Thursday, January 04, 2007

New Mine Safety Laws Slowww To Take Effect

Boy those mine companies are really busting their balls to provide rspirators for miners. They can't help it if there aren't enough respirators to go around. But Charleston Gazette reporter Ken Ward writes that something's rotten in the state of West Virginia.
A year after the Sago Mine disaster, thousands of West Virginia coal miners are still waiting for the additional emergency breathing devices promised by Gov. Joe Manchin and the coal industry.

Many of the state’s mine operators have placed orders with the nation’s largest manufacturer, CSE Corp., and could be waiting until late 2007 for delivery. CSE’s biggest competitor, Ocenco Inc., has an even longer waiting list.

“My sense is that there is a tremendous backorder,” said Chris Hamilton, a vice president for the West Virginia Coal Association.

Turns out Hamilton's "sense" is "nonsense."
At the same time, another supplier, the German company Draeger, has thousands of self-contained self-rescuers, or SCSRs, sitting in a warehouse.

“We don’t have a backlog at all,” Wes Kenneweg, president of Draeger’s North American operations, said in an interview earlier this month.

At Draeger’s warehouse near the Pittsburgh airport, more than 6,500 of its OXY K-Plus units fill row after row of shelves.

“We haven’t had that many orders,” Kenneweg said.
Uh, maybe they could try leafing through the phone book.

And what's wrong with this picture? It seems that although the West Virginia and federal mine safety laws require mining companies to provide more rescue respirators throughout the mines, and provide a plan by last August for how many respirators must be provided and where they'll be located, Ward reports that
neither state nor federal officials have actually required companies to buy the devices and give them to miners.
Of course, not everyone is happy to wait:

Phil Smith, a spokesman for the United Mine Workers, said that the union is concerned about delays in getting SCSRs into the nation’s coal mines.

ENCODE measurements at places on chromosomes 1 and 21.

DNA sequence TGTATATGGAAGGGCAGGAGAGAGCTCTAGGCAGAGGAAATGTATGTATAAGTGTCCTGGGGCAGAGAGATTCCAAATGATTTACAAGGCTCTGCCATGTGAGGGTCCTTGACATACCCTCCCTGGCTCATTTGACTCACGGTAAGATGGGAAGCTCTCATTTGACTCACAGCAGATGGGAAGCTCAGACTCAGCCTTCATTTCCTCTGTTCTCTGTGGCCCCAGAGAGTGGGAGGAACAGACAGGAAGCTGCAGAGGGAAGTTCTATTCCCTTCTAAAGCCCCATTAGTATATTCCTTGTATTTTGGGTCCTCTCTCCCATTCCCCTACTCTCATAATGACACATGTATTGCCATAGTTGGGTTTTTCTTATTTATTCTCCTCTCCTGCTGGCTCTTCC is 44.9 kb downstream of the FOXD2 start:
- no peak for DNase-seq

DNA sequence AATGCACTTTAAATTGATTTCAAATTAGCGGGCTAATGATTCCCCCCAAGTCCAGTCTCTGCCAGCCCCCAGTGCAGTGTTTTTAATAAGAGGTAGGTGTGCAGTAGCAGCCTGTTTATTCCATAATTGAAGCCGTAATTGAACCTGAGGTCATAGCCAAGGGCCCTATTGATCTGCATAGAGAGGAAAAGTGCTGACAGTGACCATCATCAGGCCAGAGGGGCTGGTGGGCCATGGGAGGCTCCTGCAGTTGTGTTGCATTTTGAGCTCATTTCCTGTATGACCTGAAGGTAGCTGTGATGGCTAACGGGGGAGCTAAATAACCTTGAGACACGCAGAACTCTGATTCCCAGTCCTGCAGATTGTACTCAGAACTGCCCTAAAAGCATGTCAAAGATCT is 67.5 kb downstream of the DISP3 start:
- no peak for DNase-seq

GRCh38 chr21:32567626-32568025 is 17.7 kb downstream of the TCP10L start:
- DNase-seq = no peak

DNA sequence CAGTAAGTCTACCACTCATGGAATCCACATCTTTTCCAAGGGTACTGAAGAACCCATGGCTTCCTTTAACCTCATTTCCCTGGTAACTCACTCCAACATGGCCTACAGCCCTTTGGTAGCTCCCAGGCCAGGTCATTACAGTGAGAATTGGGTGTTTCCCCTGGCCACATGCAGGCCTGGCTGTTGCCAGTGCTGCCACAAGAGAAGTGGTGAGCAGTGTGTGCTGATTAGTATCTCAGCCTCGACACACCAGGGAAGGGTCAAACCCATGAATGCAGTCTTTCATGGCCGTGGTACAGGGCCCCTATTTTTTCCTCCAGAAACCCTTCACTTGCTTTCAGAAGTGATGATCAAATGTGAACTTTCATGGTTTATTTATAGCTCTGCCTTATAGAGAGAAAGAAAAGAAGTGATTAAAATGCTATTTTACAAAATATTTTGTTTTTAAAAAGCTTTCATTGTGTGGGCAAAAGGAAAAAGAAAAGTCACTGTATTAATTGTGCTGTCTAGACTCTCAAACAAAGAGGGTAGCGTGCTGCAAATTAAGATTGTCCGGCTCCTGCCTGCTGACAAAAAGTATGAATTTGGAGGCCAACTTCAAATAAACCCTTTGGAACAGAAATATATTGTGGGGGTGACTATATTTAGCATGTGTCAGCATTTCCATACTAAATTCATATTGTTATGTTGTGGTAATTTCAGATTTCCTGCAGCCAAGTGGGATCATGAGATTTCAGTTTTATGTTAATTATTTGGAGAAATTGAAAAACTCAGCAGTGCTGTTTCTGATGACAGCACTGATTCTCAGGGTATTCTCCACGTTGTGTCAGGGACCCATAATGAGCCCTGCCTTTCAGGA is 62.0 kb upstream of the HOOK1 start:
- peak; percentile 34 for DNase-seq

“They need to have these units, and it’s obviously better to have them sooner rather than later,” Smith said.


In his report on the Sago disaster, former MSHA chief Davitt McAteer urged the mining industry not to delay safety improvements waiting for complete answers or perfect technology.

“The unmistakable message of the Sago Mine disaster is that we cannot afford to wait,” McAteer wrote.

And it's not hard to understand why no more time should be lost. The need for improved respirators is nothing new. The Federal Coal Mine Health and Safety Act of 1969 required rescue respirators that would provide at least one hour of air, but the regulations that actually implemented the requirement were not finished until 1981. It became clear very soon that one hour of air was not enough, and the Clinton administration began the process of developing regulations to requre more respirators and better technologies. But -- and how many times have we heard this before? --

the effort wasn’t completed, and the Bush administration scuttled the proposal after taking office in 2001.

Reform of SCSR rules gained political traction again only after 12 miners died in the Jan. 2 Sago disaster, two more in the Aracoma fire and five in the Darby disaster.

Now, we have laws reqiring more and better respirators, but the companies seem to be shopping only at the establishments that have backlogs. And you don't want to interfere with their freedom to shop where they want:

Terry Farley, administrator for West Virginia’s mine safety office, said that his agency continues to accept purchase orders to show compliance. Soon, he said, inspectors may start asking to see letters from SCSR supplies showing estimated delivery dates.

“Our folks have been told to check and make sure nobody is stalling,” Farley said.

Still, there’s little the state can do to force companies to switch to another company that has units available, Farley said.

“At this point, we cannot tell people what brand to buy,” Farley said.

Bruce Watzman, a lobbyist on safety issues for the National Mining Association, was surprised to hear that Draeger had so many units on hand.

“I thought the available units were being purchased and utilized,” Watzman said. “But that boils down to individual company decisions about what unit is the best for the needs of their employees.”

I'm sure miners don't mind least until the next fire.